Close Menu

Welcome to DOR's Tax Talk Blog

Tax Talk is a weekly blog published each Wednesday by DOR that discusses tax tips, DOR programs, and helpful information for tax preparers. During tax season blogs are posted on both Mondays and Wednesdays.


Save and Earn Money with Indiana’s CollegeChoice 529 Plans


January 20, 2021

529logoAre you saving up for college or trade school for a child, relative or even yourself? If so, you should check out Indiana’s CollegeChoice 529 education savings plans which let you make contributions to an account used to pay qualified higher education expenses. CollegeChoice 529 Savings Plans are administered by the Indiana Education Savings Authority (IESA), and help Hoosiers invest smartly and plan for the future.

These accounts can be used to pay for any college, university or vocational training program that’s eligible for federal financial aid, which includes a large amount of schools and programs. Qualified higher education expenses include:

  • Tuition
  • Fees
  • Books
  • Supplies
  • Required equipment
  • Reasonable room and board expenses (if beneficiary is enrolled half-time or more)
  • K-12 tuition for a public, private or religious school (added in 2018)

In addition to being able to save money for education, if you contribute to an Indiana CollegeChoice 529 Education Savings Plan, you’re also eligible for a 20% state income tax credit of up to $1,000 each year on your contributions. That applies to anyone who contributes even if you’re not the owner of the account. So, the whole family can benefit from giving to the savings plan.529child

There are two changes to the tax credit that you should keep in mind while filing your taxes this season.

  • The 529 savings plan credit is now available to more Hoosiers filing this tax season. Before 2020, individuals who were “Married Filing Separately” couldn’t claim this credit. Starting this tax season, they can! Each spouse who is married filing separately can claim maximum credit up to $500 or 20% of their own contribution, whichever is less.
  • Withdrawals for payment of student loans are no longer considered “qualified higher education expenses.” If you make a nonqualified withdrawal (such as for student loans) and claimed the tax credit, you need to repay the tax credit by reporting it on your annual income tax return—just include Schedule IN-CR with the return and list the repayment on Schedule 4 of Form IT-40 or Schedule E of Form IT-40PNR, whichever is appropriate.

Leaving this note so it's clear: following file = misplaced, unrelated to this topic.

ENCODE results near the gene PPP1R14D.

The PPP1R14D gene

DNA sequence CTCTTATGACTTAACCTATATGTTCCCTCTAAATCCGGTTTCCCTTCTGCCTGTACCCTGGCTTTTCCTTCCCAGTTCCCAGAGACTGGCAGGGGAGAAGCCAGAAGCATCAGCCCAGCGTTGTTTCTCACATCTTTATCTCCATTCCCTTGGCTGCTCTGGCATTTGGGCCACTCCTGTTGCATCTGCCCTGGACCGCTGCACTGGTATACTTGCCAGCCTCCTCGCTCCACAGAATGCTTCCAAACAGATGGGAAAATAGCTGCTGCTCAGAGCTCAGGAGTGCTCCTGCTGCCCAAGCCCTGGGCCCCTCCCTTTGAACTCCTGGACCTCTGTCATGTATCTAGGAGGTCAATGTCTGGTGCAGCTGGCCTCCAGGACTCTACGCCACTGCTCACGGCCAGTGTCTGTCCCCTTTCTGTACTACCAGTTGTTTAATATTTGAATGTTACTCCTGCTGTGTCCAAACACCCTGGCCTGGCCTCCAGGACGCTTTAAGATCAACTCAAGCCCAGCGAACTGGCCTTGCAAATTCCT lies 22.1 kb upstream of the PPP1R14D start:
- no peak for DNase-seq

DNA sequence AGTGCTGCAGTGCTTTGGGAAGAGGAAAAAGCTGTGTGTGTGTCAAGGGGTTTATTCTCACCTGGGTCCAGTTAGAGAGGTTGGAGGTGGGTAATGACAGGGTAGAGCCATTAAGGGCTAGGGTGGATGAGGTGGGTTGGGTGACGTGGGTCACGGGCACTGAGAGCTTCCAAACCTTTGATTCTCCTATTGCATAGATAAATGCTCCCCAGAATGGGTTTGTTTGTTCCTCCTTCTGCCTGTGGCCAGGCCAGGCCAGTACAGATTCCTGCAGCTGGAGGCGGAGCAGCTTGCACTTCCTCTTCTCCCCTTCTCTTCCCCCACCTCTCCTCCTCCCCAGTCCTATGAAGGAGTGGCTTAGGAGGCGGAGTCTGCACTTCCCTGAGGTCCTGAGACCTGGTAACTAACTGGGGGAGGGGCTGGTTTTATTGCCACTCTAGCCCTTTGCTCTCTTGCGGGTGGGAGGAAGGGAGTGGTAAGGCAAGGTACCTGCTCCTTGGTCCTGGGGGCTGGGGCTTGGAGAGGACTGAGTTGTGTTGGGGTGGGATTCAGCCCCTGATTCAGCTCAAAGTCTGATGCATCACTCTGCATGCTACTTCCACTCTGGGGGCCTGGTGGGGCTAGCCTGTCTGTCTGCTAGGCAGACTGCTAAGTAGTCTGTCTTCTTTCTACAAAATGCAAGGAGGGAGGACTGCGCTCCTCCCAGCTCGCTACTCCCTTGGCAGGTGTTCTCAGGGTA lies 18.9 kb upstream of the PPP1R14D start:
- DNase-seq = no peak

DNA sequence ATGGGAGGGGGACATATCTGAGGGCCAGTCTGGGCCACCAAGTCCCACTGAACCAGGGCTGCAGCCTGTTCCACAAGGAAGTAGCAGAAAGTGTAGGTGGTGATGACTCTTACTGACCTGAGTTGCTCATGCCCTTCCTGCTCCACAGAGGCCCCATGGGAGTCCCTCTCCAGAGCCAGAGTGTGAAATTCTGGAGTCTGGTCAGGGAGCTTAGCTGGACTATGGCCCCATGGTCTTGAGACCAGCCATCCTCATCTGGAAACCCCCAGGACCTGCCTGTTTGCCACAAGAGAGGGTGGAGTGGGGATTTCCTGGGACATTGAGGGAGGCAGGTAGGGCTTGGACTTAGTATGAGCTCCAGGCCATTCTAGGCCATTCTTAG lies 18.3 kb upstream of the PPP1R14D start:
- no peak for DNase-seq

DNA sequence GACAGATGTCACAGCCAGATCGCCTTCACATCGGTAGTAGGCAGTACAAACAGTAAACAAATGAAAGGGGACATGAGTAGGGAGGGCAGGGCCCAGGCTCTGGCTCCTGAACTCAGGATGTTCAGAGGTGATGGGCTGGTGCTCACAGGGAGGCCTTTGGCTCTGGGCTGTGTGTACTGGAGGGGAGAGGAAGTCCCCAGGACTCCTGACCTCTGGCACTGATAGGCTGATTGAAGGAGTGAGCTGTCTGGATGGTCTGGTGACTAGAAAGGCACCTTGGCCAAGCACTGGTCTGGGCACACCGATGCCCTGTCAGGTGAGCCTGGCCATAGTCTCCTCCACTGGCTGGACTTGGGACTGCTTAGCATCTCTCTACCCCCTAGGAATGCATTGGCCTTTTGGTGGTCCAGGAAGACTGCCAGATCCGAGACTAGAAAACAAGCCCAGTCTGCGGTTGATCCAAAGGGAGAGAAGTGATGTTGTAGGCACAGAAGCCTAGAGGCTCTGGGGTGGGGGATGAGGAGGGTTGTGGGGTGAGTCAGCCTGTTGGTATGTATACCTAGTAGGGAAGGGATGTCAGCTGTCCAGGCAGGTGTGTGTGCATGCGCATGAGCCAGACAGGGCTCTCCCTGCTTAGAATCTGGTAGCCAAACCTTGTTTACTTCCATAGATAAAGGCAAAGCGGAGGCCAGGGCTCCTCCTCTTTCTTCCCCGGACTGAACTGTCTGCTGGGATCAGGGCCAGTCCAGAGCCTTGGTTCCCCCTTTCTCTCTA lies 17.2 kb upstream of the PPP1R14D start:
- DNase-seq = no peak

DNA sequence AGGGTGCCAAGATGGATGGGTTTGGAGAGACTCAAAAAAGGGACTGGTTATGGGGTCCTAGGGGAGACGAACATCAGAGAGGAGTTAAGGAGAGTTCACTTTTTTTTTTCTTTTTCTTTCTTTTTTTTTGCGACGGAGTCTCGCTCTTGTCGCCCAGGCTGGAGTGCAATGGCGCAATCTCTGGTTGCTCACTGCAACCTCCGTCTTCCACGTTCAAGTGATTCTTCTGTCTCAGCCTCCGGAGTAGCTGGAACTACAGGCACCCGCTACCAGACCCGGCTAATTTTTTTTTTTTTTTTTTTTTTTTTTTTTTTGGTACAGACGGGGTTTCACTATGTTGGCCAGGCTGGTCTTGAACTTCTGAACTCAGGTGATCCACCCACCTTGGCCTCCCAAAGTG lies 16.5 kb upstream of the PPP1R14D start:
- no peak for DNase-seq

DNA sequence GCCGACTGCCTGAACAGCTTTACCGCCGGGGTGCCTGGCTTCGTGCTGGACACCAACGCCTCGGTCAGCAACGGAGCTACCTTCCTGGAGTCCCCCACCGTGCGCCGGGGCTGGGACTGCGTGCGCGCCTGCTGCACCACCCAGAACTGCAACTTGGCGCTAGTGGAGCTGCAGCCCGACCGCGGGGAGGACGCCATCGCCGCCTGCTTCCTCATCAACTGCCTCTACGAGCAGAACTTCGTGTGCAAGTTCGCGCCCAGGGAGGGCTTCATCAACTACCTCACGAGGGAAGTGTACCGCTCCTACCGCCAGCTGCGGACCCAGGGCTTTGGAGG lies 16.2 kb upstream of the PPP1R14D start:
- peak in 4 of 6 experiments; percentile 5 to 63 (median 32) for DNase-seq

So, go forth and save! If you want to know more about or establish a CollegeChoice 592 savings plan, visit the IESA. For more information about savings plan tax credits, check out our Information Bulletin.

Homeschool vs. School-at-Home: Can You Claim Indiana’s Homeschool Deduction?


January 13, 2021

For almost 10 years, Hoosiers have been able to deduct up to $1,000 on their Indiana tax return for each child who attends a private or parochial school in Indiana or who is homeschooled. With so many students switching to virtual learning due to the COVID-19 pandemic, you can’t blame parents for wondering if they can take Indiana’s Private School/Homeschool Deduction.

Under current law, you cannot deduct education expenses for which you were repaid, if your child was enrolled in a public or charter school, regardless of where learning took place. You can, however, claim the deduction if your child was enrolled in a private school, including a parochial school, if the school is physically located in Indiana. Expenses associated with distance learning for schools located outside of Indiana do not qualify.

Here are a few other things you should know when claiming Indiana’s Private School/Homeschool Deduction:

  • You must be entitled to claim an exemption for the child for federal tax purposes. A child includes a natural child, adopted child or child placed with you under a court-ordered guardianship or custodial arrangement. Foster children may not be considered as a court-ordered placement.
  • The child must be eligible to receive a free elementary or high school education in an Indiana school corporation. (Daycare or preschool expenses do not qualify).
  • You must have incurred expenses that were not reimbursed for tuition, fees, computer software, textbooks or school supplies. Purchases of computers and tablets do not qualify for the deduction.
  • If you are married but file separately, only the spouse who claims the child as a deduction can claim the Private School/Homeschool Deduction.
  • In case of divorce or legal separation, you must be eligible to claim the child as a dependent to also claim the deduction.
  • As with all tax deductions, you should keep accurate records of expenses.

You can find more information about Indiana’s Unreimbursed Education Expenses Deduction in Information Bulletin #107. For information on other deductions you may be able to claim, check out our Indiana Deductions from Income page.

Latest News

Latest News

Click here to view more events

Top FAQs